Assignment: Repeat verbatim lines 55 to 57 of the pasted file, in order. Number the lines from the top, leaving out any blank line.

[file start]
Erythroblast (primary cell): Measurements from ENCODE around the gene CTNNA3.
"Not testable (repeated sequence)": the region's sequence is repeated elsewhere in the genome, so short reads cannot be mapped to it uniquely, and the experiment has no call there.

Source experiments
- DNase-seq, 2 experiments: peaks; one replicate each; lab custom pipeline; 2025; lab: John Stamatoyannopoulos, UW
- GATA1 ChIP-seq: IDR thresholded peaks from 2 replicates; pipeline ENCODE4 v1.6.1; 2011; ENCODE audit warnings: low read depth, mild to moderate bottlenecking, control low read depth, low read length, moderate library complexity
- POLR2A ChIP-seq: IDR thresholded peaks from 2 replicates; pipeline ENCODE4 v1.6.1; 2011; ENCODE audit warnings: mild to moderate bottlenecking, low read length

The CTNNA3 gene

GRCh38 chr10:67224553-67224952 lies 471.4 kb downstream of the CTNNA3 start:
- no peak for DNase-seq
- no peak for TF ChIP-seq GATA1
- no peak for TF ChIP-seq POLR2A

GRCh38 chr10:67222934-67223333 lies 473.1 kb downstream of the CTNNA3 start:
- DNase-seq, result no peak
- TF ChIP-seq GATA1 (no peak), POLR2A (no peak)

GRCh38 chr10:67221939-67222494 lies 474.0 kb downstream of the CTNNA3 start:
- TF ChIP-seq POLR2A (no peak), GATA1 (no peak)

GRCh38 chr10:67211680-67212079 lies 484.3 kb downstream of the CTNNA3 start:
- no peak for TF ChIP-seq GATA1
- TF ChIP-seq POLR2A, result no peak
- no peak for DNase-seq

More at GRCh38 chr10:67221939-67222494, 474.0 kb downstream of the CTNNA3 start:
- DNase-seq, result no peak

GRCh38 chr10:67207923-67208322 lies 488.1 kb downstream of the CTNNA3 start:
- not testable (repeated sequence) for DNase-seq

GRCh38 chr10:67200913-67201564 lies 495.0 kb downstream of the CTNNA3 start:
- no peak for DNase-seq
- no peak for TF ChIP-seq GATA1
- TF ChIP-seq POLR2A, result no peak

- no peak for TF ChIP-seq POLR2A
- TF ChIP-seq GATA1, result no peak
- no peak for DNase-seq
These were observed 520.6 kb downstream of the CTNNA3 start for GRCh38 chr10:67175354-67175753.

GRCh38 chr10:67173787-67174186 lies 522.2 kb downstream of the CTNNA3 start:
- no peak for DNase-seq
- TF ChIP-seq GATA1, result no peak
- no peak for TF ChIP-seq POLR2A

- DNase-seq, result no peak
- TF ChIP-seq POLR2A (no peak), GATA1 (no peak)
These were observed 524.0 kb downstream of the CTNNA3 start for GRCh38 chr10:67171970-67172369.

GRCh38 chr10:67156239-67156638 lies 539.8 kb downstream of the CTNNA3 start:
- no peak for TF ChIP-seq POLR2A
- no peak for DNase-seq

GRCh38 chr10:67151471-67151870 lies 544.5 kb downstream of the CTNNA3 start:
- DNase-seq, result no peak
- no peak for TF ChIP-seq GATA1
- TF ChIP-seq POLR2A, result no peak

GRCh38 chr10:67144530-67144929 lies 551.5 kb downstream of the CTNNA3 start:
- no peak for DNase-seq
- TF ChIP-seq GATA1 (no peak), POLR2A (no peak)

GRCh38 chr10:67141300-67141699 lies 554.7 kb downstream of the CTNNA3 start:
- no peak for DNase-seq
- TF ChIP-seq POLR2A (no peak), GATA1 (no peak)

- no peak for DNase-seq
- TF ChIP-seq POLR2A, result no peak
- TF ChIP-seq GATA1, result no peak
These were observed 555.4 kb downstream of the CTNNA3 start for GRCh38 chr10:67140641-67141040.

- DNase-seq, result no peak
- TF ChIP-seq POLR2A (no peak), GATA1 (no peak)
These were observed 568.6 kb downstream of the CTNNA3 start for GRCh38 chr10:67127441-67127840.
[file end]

- TF ChIP-seq GATA1, result no peak
These were observed 555.4 kb downstream of the CTNNA3 start for GRCh38 chr10:67140641-67141040.

- DNase-seq, result no peak